What is the Unforgivable Sin?

I can remember so many times I have been hurt by others and others have been hurt by me. This is, unfortunately, part of what it means to be human. One of the great gifts of our humanity one with another is to forgive each other. I often say when officiating weddings that two of the most important phrases we can keep at the ready in relationships are: “I am sorry,” and “I forgive you.”

But have you ever been hurt so badly you weren’t sure you could forgive someone? Or have you hurt someone so badly you weren’t sure they could forgive you?

What about God? Can we wrong God so badly that He will not forgive us?

“Praise the Lord, my soul,
    and forget not all his benefits—
who forgives all your sins…” (Psalm 103:2-3a)

Psalm 103 tells us to praise God and remember all His benefits, including that He forgives all our sins. But is there anything we can say or do that cannot be forgiven? Much to our surprise, Jesus In the midst of a conversation with the Pharisees accusing him of casting out demons by the power of Satan says:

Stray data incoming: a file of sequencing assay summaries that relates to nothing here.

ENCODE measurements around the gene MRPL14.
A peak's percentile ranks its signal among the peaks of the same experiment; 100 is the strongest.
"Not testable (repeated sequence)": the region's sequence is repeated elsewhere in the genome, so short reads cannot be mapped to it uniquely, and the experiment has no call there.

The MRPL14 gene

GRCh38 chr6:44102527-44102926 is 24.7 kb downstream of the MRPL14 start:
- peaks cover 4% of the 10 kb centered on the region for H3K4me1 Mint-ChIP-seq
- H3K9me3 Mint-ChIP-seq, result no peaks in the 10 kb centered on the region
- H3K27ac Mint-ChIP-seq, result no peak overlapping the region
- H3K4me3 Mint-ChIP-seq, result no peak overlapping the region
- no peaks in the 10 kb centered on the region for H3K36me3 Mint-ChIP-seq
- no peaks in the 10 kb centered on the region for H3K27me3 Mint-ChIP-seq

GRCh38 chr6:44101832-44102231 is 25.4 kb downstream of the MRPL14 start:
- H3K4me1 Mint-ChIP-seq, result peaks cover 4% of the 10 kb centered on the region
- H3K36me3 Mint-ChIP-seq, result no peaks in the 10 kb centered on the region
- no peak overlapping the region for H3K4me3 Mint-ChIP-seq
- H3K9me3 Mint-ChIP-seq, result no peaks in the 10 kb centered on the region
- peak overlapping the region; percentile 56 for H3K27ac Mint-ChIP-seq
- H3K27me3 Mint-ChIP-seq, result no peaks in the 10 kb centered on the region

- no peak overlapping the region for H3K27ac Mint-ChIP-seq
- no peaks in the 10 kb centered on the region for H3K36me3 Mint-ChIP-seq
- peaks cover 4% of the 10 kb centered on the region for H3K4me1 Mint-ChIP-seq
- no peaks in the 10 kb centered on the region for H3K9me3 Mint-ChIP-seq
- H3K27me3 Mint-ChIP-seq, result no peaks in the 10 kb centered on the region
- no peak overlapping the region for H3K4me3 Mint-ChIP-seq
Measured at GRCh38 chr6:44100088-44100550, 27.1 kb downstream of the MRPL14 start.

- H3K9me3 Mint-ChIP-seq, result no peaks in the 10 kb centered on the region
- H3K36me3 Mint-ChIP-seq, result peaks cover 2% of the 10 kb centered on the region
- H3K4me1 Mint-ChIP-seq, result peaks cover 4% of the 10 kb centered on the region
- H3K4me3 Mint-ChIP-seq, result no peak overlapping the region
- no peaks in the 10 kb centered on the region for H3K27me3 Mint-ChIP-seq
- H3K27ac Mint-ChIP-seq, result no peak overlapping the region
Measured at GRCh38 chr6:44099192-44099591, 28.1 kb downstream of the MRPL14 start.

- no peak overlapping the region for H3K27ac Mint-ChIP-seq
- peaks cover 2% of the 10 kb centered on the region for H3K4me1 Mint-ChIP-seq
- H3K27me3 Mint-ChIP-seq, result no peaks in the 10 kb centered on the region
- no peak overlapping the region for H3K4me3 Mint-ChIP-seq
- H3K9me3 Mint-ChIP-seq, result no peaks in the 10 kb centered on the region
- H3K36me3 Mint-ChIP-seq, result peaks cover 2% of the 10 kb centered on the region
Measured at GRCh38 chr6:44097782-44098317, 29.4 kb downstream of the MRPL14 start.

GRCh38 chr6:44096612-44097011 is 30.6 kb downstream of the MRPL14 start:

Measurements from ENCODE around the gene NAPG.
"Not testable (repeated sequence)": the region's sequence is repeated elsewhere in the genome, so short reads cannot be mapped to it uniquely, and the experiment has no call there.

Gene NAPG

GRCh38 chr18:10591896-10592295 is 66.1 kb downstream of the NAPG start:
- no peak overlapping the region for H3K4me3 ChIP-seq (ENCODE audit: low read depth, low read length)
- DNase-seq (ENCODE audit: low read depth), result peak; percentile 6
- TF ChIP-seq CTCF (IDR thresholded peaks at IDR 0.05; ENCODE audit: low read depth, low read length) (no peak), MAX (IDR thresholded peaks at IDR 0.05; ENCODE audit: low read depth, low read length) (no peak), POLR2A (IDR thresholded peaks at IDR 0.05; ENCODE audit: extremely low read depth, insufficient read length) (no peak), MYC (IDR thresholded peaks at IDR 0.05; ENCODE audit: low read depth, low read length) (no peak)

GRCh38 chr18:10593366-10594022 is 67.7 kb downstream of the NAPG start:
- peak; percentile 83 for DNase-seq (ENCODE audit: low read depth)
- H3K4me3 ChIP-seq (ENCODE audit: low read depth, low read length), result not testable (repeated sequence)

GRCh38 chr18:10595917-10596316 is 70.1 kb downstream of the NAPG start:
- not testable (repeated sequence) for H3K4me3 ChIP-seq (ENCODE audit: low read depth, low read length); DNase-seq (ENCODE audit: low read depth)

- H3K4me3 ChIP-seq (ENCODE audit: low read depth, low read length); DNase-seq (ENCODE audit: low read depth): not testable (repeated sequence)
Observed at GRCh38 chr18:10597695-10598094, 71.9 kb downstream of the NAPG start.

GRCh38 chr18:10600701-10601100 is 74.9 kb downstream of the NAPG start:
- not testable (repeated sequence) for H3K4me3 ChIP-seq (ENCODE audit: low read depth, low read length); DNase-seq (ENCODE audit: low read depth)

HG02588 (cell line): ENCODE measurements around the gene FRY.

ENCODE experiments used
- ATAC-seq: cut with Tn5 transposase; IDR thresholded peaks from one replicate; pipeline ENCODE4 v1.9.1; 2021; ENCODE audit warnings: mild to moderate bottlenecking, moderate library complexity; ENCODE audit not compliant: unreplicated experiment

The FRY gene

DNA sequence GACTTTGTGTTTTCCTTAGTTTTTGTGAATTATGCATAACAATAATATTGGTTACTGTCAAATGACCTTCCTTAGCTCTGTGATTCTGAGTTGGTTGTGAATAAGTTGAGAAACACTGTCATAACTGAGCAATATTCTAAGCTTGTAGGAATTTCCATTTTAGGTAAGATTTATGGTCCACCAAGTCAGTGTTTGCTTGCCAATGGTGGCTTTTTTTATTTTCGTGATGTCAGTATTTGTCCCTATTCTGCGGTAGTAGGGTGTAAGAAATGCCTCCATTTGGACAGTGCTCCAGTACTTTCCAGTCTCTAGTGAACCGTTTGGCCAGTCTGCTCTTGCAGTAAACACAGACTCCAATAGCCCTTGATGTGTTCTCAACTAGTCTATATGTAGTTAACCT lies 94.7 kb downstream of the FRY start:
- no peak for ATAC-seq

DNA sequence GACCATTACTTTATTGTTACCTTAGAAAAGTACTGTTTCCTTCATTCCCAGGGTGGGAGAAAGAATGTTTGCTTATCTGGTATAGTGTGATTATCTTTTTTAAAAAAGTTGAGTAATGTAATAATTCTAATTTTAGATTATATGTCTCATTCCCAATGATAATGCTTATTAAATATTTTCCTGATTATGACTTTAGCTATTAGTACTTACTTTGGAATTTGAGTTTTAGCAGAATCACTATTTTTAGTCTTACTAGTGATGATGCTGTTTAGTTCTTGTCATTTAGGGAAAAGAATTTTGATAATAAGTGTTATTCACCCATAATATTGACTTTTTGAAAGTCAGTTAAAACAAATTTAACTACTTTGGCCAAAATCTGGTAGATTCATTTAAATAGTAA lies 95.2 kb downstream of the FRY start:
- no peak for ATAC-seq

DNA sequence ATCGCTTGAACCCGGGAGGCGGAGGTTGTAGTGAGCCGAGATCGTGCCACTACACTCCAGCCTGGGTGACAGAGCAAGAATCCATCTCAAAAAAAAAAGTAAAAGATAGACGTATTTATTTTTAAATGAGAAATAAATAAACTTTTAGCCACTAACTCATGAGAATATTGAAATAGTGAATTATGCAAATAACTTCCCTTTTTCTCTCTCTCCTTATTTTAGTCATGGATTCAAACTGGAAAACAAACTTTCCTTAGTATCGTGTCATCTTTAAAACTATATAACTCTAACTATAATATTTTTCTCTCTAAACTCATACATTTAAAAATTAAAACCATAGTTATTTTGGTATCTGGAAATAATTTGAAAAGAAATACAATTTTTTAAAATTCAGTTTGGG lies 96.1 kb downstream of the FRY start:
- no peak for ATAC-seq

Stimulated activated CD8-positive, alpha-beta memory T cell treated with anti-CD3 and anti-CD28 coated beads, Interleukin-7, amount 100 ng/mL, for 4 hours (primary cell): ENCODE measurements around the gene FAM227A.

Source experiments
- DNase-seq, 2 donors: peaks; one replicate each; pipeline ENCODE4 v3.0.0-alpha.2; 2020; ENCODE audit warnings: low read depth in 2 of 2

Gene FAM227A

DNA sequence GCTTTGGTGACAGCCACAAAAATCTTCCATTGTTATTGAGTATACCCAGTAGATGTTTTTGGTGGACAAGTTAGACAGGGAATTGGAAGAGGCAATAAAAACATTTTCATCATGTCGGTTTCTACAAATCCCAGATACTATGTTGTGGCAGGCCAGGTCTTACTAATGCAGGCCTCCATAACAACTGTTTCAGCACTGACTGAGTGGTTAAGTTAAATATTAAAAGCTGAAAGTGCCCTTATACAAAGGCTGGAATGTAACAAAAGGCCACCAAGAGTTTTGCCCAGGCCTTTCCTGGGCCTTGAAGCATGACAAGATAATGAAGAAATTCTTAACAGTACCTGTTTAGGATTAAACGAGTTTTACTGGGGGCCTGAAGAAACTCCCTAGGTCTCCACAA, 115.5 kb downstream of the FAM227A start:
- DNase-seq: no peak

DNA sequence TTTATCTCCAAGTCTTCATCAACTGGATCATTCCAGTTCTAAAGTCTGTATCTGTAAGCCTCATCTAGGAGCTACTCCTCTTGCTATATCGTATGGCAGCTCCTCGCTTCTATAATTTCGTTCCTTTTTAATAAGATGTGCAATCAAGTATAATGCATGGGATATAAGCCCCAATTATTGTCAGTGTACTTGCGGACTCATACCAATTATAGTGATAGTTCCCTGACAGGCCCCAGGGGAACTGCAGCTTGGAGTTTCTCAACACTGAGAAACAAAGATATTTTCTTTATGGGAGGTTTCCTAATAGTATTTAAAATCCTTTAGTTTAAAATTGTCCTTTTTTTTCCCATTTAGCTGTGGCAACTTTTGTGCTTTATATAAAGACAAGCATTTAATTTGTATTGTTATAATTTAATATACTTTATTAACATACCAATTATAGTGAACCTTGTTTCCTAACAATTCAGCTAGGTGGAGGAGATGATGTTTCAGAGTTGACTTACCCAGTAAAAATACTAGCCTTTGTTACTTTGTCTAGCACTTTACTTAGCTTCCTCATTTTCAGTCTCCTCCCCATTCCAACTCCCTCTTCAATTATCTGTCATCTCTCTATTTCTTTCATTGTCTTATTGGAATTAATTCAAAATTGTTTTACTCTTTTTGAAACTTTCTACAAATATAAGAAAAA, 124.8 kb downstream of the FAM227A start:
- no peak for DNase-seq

“I tell you, every kind of sin and slander can be forgiven, but blasphemy against the Spirit will not be forgiven.” (Matthew 12:31)

Return with me to the tension that started this whole story. Jesus heals a demon-possessed man and the people are astonished, wondering if Jesus could be the Son of David, the promised Messiah. The Pharisees, when they hear this from the people, begin to offer a counterclaim that Jesus works His deliverance not by God’s power but by Beelzebul or Satan’s power. They are ascribing God’s good work through Jesus to evil.

Jesus, however, makes it clear that He delivers by the power of God’s Spirit (12:28) and that His missional activity will divide humanity, leaving some who are with Him and some who are against Him (12:30).

This is the blasphemy against the Holy Spirit that Jesus is describing. He is not just speaking about grieving the Holy Spirit or faltering in our walk with the Holy Spirit. The only unforgivable sin, here, is to starkly stand against Jesus, identifying His God-given work instead as devil-driven work, and choosing to move away from Him.

I have, from time to time, had people ask me what the unforgivable sin is and whether they have committed it. They have asked me whether God can forgive them of a certain word, activity, thought, or event in which they have taken part. The heart of such a person is in great tension and feels the weight of sin. That, in my mind, testifies that they are not hardened toward God, but open to God.